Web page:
If you have "no place to go," come here!

Guerrilla Gardeners Gone Galt, or, "Beyond Food Production Thunderdome"

chicago dyke's picture

So it's true: I'm a troll. The worst kind, too: condescending, pedantic, annoying, concerned. I guess we all have our failings, and these are mine. But so long as I'm going to be a purist, I have to rant like one. I like eating and I bet most people do too, that's my "motivation" here.

Hoss asks why urban (commercial) [not/for profit] {large scale/vertical} non-residential gardening is worthwhile. I was a good grrl, I didn't lose my cookies, immediately. But it's Saturday and I'm relaxed and silly, so this comment made me have a Sad:

Can the food scraps, etc. from kitchen garbage disposals be used for compost? I'm asking because our Billionaire Mayor wanted to tax plastic grocery bags, until somebody made it clear to him that a lot of people use them for their wet garbage. We don't have disposals here in the city, although they're legal. Wouldn't it make sense for the city to encourage their use?_Brooklyn Girl, shady dame

Now, don't get me wrong- I adore BG and I guess I just had a massive FAIL expressing my point, cause now she hates me. But leaving aside my enduring unpopularity in the blogosphere, I guess I really did want to talk about how shitty (heh) it is that lots and lots of urban (and rural, for that matter) Americans are so utterly disconnected with "the land."

I guess I can't understand why Hoss would even put up a post like this, even as I think I do. Again, I am not trying to be a concern troll, so much as wonder about the state of affairs in which people can be very excited and active in policy debates about things like energy or economics, but not food. Let's forget about the beauty and joy found in growing cultivars for the moment. As I said in an early comment, "That really can happen here." I am distressed and annoyed by the way in which too many Americans seem to think that affordable, nutritious food will always magically appear in well-stocked grocery stores within walking distance, forever. Newsflash: there's no guarantee that will go on, and lots of indicators that it won't, soon.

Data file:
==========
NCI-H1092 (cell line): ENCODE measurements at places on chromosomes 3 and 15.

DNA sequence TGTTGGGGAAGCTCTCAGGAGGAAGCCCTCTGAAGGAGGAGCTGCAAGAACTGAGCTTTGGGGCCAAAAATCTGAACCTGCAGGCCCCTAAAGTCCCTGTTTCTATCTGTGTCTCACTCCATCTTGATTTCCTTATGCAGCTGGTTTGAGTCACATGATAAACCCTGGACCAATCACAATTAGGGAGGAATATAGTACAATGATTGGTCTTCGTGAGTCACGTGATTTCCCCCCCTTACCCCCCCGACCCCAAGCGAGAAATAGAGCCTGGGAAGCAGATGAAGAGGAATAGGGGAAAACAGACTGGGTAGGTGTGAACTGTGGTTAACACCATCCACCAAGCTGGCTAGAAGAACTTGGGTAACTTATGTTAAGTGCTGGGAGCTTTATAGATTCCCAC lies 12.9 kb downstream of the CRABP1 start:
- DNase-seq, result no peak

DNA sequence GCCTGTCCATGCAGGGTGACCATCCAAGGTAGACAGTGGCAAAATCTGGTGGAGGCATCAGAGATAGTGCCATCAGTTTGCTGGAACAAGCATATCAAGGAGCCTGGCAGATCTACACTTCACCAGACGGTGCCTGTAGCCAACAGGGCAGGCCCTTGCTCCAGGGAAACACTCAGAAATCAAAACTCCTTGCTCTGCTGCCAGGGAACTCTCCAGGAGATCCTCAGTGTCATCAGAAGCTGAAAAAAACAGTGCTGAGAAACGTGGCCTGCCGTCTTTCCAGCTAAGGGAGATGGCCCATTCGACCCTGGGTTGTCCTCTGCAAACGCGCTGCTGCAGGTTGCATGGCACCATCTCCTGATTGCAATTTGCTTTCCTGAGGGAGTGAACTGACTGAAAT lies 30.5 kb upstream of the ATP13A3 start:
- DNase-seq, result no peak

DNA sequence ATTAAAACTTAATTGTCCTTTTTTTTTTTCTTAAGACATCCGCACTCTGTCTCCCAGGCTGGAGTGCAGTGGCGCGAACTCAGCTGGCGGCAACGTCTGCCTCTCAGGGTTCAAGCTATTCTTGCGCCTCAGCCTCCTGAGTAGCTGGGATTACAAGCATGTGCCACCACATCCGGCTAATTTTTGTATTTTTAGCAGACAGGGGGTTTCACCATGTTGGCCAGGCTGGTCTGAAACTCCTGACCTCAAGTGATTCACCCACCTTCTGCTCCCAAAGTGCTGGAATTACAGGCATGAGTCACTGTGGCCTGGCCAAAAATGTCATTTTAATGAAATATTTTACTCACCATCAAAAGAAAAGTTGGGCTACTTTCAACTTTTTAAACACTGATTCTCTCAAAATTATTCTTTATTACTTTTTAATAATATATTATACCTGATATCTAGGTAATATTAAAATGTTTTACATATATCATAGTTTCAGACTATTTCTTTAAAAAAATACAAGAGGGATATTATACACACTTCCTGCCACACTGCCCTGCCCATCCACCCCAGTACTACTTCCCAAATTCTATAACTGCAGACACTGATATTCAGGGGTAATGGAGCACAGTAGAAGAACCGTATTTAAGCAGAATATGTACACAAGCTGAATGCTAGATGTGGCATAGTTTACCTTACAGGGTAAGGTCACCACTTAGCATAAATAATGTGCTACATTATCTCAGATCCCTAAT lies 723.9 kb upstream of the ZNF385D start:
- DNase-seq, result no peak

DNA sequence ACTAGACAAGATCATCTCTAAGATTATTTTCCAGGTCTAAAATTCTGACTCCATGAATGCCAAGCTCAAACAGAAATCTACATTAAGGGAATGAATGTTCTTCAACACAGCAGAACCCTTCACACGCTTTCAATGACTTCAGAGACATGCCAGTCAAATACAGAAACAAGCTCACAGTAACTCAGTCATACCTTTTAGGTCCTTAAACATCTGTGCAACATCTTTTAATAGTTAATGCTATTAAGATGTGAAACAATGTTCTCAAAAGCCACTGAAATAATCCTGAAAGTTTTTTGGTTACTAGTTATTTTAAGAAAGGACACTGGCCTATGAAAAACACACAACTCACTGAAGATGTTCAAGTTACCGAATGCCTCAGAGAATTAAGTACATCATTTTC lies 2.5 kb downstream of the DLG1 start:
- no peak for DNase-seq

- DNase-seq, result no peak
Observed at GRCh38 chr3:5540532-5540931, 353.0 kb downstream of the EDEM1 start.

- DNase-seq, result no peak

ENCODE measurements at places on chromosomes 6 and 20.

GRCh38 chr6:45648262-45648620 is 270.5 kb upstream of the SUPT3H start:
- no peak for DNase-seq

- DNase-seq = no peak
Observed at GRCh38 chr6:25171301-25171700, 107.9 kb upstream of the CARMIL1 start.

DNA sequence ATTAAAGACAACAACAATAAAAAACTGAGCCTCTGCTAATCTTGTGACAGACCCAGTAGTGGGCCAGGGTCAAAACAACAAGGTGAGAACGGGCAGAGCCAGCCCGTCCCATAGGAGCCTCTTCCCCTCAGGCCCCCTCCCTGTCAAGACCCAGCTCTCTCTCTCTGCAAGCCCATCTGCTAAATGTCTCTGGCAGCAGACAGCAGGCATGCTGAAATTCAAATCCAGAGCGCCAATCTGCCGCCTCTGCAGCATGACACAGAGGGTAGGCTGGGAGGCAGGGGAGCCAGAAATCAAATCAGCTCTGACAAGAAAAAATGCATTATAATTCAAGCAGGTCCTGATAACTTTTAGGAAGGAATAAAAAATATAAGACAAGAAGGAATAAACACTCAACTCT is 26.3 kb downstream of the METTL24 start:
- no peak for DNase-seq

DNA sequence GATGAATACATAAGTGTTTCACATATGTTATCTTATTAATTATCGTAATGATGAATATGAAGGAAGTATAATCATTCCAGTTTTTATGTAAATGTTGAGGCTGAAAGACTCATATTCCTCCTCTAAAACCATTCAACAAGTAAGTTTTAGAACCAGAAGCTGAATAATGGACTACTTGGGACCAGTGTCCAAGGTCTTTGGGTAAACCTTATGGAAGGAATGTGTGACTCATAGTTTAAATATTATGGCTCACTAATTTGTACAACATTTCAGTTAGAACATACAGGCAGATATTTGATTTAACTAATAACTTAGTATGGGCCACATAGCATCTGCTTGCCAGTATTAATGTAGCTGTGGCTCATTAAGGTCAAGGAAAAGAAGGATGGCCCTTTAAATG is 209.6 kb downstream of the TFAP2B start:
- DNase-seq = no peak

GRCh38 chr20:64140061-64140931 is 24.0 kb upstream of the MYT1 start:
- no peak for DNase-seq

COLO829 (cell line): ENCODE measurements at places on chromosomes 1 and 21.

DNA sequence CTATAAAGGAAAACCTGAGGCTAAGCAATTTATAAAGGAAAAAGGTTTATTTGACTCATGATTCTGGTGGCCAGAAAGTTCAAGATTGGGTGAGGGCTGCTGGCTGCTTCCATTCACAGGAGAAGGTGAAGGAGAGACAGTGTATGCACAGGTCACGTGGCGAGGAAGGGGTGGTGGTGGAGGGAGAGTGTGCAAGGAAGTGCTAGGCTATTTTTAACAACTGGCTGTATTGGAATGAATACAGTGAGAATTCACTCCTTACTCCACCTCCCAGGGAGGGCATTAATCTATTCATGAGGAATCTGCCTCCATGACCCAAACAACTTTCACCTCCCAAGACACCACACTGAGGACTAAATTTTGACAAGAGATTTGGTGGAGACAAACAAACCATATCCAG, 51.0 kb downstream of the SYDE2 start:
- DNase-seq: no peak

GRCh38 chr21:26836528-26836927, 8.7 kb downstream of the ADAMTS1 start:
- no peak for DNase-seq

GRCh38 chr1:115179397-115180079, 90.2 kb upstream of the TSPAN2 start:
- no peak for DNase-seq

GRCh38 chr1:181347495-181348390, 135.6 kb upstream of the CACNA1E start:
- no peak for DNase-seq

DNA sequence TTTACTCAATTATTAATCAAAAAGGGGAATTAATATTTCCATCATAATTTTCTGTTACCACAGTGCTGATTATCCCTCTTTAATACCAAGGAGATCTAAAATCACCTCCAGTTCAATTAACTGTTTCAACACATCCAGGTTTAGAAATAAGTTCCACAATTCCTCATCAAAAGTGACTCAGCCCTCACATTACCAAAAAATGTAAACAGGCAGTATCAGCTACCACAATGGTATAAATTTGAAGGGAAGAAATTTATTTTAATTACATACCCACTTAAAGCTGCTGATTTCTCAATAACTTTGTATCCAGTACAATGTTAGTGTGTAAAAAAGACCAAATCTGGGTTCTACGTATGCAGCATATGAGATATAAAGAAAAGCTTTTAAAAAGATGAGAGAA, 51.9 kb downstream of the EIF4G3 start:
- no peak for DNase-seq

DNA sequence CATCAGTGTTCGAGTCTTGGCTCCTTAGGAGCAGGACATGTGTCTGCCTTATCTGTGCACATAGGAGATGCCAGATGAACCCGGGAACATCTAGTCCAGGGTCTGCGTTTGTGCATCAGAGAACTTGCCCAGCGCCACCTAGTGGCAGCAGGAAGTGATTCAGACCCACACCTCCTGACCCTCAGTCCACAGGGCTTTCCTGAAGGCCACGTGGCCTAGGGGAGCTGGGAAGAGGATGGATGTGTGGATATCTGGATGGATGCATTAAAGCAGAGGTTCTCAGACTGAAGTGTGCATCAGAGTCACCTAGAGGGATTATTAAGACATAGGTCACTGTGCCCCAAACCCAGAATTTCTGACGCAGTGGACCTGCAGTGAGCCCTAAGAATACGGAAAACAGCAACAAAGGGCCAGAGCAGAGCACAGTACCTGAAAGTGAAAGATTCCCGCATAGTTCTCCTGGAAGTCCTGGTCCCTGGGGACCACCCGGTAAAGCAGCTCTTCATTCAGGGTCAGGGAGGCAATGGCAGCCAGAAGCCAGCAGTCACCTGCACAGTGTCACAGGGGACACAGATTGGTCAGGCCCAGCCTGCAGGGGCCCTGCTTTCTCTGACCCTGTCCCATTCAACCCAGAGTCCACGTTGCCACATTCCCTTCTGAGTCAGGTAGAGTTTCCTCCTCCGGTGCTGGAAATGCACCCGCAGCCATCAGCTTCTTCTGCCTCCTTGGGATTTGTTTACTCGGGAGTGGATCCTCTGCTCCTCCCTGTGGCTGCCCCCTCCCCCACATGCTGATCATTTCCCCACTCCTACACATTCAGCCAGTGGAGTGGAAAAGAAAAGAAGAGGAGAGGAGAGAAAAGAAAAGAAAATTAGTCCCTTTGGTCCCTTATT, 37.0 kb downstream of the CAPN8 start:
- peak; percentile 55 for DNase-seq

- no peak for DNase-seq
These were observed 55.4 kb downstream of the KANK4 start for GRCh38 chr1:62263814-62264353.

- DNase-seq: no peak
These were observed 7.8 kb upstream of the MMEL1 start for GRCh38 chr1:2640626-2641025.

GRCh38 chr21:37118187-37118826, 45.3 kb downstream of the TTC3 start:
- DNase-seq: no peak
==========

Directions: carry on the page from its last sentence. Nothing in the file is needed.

I think most progressives understand this, even if they don't always articulate it well. But let me put it bluntly, in two different styles. If I were a Amurka-hating terrorist, I'd immediately do two things. First off, I'd get a backhoe and use GPS to find one of the several totally exposed backbones that make up the physical reality of the intertubes, and short circuit things. Secondly, I'd poison some common food, and set off a food scare that would cripple the nation. It wouldn't be hard. Or, in policy lingo: what I want is for food to be taken seriously, in "national security" terms. Give me one reason why a stable food supply isn't an essential component of being "nationally secure" or whatever.

Smarter people than me sum it up for me:

Advantages of Vertical Farming
Year-round crop production; 1 indoor acre is equivalent to 4-6 outdoor acres or more, depending upon the crop (e.g., strawberries: 1 indoor acre = 30 outdoor acres)
No weather-related crop failures due to droughts, floods, pests
All VF food is grown organically: no herbicides, pesticides, or fertilizers
VF virtually eliminates agricultural runoff by recycling black water
VF returns farmland to nature, restoring ecosystem functions and services
VF greatly reduces the incidence of many infectious diseases that are acquired at the agricultural interface
VF converts black and gray water into potable water by collecting the water of
VF adds energy back to the grid via methane generation from composting non-edible
parts of plants and animals
VF dramatically reduces fossil fuel use (no tractors, plows, shipping.)
VF converts abandoned urban properties into food production centers
VF creates sustainable environments for urban centers
VF creates new employment opportunities
We cannot go to the moon, Mars, or beyond without first learning to farm indoors on
VF may prove to be useful for integrating into refugee camps
VF offers the promise of measurable economic improvement for tropical and subtropical